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Travelling Light: Ubud Girls (Part 1)

Hexagon
Live.June 8, 2017
By Katie McKnoulty

Katie McKnoulty is a nomadic branding freelancer and travel blogger seeking to find the light in the world. She also runs conscious branding and social media agency

 

I’d seen these three girls floating around our workspace, Hubud, talking, laughing and working on their laptops around a big table together often. I immediately wanted in on their girl gang, so the idea for this interview took shape. I did some asking around and discovered they all worked remotely for various start-ups in Marketing roles.

What was planned as a short interview turned into a two hour deep discussion, on the realities of life as a digital nomad, experiences they’d all had to go through to get to this place, experiences I realised I had been through too.

This is the inside story of how three girls from all across the world, Nevena from Amsterdam in Holland, Lena from Bucharest in Romania and Kintan from Jakarta in Indonesia, came to be working side-by-side for remote start-ups in Ubud, Bali out of Hubud coworking space.

If you don’t already know, remote work, sometimes called local independence, involves working remotely for a company. You have a job, a salary, a role and responsibilities, you have emails to answer, colleagues, a boss, meetings to attend, you just aren’t physically in the same room, city, country or even continent as your colleagues, or boss for that matter. It sounds great I know but in this interview we were keen to get to tell the honest truth about this lifestyle, the ups and the downs.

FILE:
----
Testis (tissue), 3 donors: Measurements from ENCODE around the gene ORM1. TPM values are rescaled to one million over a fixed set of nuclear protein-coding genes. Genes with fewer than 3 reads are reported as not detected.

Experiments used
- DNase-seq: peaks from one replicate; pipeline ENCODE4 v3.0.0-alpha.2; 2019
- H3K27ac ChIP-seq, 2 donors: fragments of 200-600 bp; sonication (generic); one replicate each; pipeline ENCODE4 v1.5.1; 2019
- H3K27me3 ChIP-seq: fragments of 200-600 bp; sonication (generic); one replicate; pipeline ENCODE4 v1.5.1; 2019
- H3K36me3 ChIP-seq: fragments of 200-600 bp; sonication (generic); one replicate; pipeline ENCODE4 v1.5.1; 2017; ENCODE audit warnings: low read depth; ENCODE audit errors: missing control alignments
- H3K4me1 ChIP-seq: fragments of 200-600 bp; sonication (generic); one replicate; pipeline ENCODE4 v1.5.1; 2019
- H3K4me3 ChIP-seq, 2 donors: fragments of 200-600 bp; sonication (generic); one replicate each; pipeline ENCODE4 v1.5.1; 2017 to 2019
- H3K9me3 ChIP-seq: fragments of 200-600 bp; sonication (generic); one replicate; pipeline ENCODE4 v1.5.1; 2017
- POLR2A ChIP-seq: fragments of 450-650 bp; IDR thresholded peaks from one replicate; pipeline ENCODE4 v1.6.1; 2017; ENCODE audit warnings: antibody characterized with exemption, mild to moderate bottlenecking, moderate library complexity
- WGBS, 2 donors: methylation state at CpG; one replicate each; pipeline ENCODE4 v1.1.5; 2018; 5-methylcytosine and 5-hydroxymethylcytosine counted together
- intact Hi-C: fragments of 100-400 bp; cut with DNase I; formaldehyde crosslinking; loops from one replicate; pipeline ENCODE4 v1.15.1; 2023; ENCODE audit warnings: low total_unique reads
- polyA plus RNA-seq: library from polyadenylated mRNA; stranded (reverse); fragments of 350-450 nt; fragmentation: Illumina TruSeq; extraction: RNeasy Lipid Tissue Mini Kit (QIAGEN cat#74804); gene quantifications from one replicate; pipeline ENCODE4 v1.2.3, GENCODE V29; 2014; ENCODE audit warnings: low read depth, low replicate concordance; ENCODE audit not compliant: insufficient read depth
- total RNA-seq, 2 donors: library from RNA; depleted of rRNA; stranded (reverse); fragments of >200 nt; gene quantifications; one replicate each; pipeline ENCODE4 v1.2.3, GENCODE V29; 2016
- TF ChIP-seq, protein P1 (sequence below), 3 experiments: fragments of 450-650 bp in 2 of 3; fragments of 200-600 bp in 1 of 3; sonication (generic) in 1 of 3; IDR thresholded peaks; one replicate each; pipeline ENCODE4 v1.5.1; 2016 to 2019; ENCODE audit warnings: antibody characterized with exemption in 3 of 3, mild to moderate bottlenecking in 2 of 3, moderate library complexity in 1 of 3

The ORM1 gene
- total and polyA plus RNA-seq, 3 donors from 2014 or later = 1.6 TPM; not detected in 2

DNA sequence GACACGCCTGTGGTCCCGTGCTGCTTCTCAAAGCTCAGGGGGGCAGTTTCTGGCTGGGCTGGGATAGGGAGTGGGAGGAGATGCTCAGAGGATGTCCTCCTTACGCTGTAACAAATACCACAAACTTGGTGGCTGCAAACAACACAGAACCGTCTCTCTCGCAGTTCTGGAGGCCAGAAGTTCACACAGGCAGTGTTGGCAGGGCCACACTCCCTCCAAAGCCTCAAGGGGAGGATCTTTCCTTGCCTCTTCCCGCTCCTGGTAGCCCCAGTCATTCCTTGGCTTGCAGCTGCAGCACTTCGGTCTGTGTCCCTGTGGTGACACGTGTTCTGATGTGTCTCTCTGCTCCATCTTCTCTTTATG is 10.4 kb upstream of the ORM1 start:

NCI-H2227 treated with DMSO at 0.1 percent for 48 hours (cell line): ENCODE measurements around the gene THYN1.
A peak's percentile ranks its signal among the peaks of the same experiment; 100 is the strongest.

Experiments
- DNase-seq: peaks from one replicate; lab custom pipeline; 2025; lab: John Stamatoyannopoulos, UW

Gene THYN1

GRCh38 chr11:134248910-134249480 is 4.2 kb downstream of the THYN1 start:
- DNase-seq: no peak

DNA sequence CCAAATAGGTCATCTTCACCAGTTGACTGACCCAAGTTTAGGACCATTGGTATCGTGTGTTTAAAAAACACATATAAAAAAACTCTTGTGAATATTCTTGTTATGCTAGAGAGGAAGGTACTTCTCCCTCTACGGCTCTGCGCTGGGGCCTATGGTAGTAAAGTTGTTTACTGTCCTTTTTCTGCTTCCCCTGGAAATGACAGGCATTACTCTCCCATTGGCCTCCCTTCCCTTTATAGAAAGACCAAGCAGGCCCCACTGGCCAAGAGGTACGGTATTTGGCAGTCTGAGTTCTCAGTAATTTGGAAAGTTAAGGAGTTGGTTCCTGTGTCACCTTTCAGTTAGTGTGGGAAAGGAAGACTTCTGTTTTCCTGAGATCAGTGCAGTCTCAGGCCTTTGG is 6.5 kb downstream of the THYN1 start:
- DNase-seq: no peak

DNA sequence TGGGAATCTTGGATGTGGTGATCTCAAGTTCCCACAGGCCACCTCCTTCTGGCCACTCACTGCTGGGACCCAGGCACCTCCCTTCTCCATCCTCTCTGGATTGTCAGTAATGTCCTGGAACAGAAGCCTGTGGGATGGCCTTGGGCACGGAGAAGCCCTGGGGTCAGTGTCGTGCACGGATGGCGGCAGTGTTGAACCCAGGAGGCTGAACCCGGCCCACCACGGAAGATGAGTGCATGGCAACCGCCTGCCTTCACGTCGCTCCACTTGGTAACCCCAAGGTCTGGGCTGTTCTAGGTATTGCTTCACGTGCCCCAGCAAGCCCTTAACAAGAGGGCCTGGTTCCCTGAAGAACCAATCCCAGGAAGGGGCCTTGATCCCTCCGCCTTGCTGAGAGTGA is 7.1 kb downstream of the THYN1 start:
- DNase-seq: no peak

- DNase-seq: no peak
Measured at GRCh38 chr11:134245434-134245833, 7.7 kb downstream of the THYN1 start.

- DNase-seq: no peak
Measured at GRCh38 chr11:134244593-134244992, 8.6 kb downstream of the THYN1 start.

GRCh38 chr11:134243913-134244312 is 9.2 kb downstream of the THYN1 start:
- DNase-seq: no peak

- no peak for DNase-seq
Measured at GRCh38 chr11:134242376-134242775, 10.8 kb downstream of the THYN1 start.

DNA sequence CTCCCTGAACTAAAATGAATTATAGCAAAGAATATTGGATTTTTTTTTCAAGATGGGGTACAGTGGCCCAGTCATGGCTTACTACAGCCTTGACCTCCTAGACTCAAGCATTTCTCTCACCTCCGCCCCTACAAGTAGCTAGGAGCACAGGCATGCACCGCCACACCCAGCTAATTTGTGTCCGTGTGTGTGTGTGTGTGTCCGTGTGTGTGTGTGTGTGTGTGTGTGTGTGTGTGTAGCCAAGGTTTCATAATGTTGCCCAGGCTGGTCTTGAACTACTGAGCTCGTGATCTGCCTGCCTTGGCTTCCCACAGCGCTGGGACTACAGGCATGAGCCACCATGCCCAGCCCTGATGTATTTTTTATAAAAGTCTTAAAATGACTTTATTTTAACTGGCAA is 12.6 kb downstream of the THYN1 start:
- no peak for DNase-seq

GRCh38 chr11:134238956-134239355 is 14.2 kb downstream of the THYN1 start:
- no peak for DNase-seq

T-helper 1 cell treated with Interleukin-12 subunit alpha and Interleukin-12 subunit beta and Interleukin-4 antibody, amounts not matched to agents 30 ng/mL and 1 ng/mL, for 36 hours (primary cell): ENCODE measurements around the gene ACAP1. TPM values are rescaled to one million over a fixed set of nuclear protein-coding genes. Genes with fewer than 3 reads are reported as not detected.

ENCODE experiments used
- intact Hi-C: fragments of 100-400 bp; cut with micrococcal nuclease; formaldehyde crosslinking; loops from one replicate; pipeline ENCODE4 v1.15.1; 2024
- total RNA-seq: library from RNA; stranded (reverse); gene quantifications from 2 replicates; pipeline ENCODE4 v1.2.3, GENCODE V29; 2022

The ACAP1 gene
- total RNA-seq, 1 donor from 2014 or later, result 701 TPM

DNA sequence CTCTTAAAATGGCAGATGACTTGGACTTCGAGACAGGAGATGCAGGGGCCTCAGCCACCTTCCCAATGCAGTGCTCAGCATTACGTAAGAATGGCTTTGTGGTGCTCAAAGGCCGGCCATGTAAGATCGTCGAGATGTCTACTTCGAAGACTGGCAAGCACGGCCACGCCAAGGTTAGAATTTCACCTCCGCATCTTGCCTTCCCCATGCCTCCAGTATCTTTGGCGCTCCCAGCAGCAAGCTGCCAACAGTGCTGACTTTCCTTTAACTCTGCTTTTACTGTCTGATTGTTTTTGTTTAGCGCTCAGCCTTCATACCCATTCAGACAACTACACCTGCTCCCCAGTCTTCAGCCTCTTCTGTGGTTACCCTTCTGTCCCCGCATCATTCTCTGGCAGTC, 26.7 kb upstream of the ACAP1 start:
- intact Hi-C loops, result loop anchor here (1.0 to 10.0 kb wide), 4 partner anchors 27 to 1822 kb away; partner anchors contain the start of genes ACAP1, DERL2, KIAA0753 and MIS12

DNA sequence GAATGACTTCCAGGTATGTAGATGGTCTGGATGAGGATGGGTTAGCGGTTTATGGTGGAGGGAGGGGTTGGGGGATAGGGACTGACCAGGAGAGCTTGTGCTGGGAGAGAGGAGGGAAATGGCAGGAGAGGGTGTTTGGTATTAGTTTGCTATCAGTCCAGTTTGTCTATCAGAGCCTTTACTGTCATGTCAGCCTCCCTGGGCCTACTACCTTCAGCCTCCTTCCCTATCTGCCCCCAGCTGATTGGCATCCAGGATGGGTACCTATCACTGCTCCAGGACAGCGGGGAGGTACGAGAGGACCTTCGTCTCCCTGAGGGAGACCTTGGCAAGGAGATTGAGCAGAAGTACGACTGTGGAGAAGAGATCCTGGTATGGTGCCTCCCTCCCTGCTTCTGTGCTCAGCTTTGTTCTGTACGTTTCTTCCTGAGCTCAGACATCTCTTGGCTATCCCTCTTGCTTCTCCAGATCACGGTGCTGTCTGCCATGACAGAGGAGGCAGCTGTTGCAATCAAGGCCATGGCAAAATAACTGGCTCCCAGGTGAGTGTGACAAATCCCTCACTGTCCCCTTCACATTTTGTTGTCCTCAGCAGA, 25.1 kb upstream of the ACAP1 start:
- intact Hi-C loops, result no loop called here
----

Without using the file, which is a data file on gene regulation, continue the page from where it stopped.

Kintan Ayunda

(Picture: Kintan Ayunda)

On how they came to be working remotely in Ubud, Bali

NEVENA: I was volunteering at a school for children with mental disabilities in Ubud and I was supposed to just stay for a few months but I found out that I really wanted to stay here longer. I heard about Hubud and I came here and I started working for a friend of mine, I never ever worked in online marketing or anything, I didn’t know anything, didn’t even know what WordPress was, really I had no idea.

My background is in psychology. I was really interested in marketing though so then I just started to hang around here (at Hubud), doing the courses, the workshops, and started to work for a friend of mine, like easy things. I was looking for something where I could learn about online marketing and doing some organisational things. Kintan told me about the job opening for my role actually!

LENA: I worked in advertising for a couple of years in Romania and at some point I just couldn’t take it anymore. It was just going so fast and everything was so fake, everything was so money, money, money… And then I was like, ok I can’t take it anymore. I didn’t know what to do, it all started with a panic attack in the middle of the night.

KATIE: Oh, that’s how a lot of these stories start…

LENA: It was 4am and I couldn’t breathe, and then I suddenly felt so happy because I knew that I still had four more hours to sleep – that was my only happiness. And in the morning I remember the Director just came to me and said, ‘Hey, we won a pitch, you’re going to get this client, on top of your other work’ and when I heard that I was like, ‘No. I quit.’ Then I just picked a random destination, well I had heard some things about Bali so it was not totally new, but it was pretty random.